WASHINGTON D.C., DC — Rashema Melson beat overwhelming odds to get where she is today.
The 23-year-old recently graduated college, has her own place in Washington, D.C. and is studying for law school. She works at an education center for kids and parents experiencing homelessness.
But not long ago, she was in their shoes.
For years, beginning when Rashema was 11 years old, her family did not have stable housing. They moved from house to house, living on couches, in abandoned homes and in shelters. Rashema attended more than seven elementary schools.
Other traumatic factors also contributed to a tumultuous childhood for Rashema. Her father was murdered when she was young, leaving her mother on her own. Her family also experienced domestic violence and food insecurities, sometimes eating food out of a can.
“It was a very fearsome state,” she said.
It all built up, leaving her worried about the future and feeling alone. By 13, she was bulimic and practicing self-harm.
At age 15, her family moved to a D.C. “mega-shelter," notorious for unsafe and unsanitary conditions. (Complaints of rodents and decay caused the city to shut down the D.C. General shelter in 2018.)
While living at D.C. General, Rashema dedicated herself to her studies. In order to avoid the shelter, she would get to school as early as possible and study before class. After school, she filled her schedule with extracurricular activities like cross country, track and volleyball to keep busy until the shelter's curfew.
But besides being an escape from the shelter, Rashema saw education as the only way out of her situation. Studying was her form of survival.
“I was very studious… because I was really concerned with earning scholarships. I was really worried that I would be homeless forever,” she said.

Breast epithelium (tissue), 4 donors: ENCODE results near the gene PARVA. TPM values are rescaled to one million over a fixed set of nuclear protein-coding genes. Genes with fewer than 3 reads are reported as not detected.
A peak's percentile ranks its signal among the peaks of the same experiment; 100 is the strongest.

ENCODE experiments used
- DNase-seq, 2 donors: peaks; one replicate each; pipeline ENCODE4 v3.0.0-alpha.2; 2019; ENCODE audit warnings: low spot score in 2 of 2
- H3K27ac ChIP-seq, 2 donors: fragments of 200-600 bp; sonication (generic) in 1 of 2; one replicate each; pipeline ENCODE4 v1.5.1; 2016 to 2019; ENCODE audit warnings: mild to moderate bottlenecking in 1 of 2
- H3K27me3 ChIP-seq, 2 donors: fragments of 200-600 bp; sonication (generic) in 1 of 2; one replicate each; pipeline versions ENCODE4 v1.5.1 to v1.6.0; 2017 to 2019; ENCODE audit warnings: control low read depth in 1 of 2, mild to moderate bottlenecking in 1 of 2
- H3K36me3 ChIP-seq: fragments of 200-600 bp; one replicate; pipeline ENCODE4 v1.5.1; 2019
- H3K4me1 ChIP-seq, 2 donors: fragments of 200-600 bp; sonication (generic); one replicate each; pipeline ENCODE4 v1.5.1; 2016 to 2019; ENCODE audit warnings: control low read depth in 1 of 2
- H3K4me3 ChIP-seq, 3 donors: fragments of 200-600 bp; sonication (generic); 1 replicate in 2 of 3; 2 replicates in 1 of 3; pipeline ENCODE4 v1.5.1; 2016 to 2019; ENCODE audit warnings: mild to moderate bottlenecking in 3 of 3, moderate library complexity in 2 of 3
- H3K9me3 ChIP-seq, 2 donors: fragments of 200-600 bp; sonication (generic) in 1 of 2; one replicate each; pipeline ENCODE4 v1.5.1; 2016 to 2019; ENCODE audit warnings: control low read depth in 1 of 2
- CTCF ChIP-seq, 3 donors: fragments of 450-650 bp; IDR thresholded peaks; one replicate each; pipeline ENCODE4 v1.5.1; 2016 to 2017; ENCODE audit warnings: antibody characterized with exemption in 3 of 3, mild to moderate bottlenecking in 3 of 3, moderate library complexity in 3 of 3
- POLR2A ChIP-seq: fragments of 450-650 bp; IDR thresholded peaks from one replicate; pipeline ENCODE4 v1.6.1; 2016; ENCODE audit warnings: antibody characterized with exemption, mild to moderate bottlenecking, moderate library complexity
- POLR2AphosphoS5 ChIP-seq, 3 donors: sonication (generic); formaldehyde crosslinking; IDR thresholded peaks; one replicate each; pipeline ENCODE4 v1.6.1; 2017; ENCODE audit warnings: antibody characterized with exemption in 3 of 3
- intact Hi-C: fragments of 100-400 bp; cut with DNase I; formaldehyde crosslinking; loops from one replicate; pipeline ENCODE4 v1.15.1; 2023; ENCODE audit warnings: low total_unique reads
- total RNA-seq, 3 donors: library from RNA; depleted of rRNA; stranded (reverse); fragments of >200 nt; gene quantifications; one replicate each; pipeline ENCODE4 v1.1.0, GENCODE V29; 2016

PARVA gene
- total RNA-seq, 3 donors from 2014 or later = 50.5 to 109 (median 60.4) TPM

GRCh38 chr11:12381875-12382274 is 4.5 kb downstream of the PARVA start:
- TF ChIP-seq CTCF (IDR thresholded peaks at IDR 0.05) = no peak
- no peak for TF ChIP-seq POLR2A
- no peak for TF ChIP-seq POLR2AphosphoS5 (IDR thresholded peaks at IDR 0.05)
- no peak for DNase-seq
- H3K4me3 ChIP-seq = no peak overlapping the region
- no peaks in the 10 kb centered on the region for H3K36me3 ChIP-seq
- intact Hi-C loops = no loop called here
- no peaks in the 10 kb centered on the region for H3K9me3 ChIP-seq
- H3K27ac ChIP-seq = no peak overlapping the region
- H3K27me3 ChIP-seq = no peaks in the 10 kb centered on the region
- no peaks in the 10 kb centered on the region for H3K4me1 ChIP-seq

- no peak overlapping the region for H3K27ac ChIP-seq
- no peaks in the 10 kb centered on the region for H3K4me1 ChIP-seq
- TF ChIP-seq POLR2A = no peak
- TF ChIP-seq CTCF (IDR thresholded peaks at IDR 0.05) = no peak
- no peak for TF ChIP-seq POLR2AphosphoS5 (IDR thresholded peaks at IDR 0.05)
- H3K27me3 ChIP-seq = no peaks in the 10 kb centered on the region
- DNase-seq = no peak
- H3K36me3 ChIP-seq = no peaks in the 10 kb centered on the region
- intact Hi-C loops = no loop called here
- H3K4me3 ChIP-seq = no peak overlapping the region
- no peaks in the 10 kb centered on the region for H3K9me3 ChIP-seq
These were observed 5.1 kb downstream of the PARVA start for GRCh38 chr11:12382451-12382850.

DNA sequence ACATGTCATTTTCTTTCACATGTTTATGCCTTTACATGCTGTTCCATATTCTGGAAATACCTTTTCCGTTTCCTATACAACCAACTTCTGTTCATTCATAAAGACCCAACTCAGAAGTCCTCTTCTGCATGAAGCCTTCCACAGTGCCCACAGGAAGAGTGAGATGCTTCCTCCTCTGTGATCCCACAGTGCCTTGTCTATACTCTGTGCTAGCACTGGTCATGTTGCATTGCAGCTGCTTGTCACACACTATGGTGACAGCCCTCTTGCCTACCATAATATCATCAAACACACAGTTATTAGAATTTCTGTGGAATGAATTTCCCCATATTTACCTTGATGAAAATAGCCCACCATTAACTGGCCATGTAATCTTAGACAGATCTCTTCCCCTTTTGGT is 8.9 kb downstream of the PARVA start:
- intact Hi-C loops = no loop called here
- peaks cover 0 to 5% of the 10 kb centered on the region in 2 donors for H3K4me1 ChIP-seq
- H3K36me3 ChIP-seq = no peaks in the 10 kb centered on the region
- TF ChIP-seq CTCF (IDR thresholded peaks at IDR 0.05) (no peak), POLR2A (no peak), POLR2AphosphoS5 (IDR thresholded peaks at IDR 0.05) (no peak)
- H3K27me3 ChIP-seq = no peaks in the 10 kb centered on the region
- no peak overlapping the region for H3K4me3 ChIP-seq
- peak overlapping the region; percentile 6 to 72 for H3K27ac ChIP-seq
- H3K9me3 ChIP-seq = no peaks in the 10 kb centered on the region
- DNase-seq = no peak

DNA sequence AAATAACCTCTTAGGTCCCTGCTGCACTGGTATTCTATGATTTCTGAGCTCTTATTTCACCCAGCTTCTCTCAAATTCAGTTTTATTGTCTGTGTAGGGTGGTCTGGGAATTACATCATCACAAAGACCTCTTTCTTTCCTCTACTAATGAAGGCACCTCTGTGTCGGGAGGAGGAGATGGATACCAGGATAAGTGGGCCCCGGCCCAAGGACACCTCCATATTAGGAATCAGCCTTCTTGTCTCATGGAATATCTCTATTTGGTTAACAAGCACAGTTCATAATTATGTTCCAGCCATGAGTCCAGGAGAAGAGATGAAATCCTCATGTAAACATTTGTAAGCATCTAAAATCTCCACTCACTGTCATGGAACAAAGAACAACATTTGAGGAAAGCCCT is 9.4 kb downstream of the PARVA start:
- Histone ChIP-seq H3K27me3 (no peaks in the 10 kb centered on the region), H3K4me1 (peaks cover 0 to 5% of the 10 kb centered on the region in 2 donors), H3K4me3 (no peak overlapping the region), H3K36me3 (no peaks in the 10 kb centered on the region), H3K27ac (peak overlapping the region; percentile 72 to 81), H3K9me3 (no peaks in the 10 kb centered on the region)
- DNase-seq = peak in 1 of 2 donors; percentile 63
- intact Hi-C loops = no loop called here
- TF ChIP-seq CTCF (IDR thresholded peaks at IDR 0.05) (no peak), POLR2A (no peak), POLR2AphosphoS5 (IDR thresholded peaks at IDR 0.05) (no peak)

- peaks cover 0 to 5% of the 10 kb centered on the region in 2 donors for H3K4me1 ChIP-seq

During these difficult times, Rashema said she had a breakthrough when she committed herself to her faith.
“I built my relationship with God and with him, everything changed,” she said.
By junior year, Rashema's hard work was paying off-- she was set to graduate valedictorian of Anacostia High School. She remained top of her class by graduation.
Her educational accomplishments continued with a full scholarship to Georgetown University, where she pursued a degree in justice and peace studies.
At Georgetown, Rashema says she mostly kept to herself, maintaining the focus that kept her on track in high school. Most of her classmates came from worlds with wealthy families, private tutors and elite high schools.
“Everybody who was anybody was at Georgetown,” she said.
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There were days when she felt she didn’t belong. But Rashema maintained the determination that got her through life in the shelter.
There were also a few bumps in the road. During her junior year, Rashema left Georgetown and moved to Tennessee to marry her military boyfriend.
But not long after, she realized she needed to stick to her dream. The two divorced and Rashema petitioned Georgetown to let her back in. They did, and she finished her degree in 2019.
After college, Rashema accepted a job with Bright Beginnings, an education center for children and families experiencing homelessness. She works as a family recruitment outreach specialist, speaking with families who could benefit from the services at Bright Beginnings.
“I talk to them about my story… opening up and telling them I am a person of this community, I completely understand you,” she said.
No matter how far she goes (law school's next on the list), it’s important to Rashema that she remains close to her roots.
“What my community needs is a lot of love and people to believe in us, and who’s better to do that than me?” she said.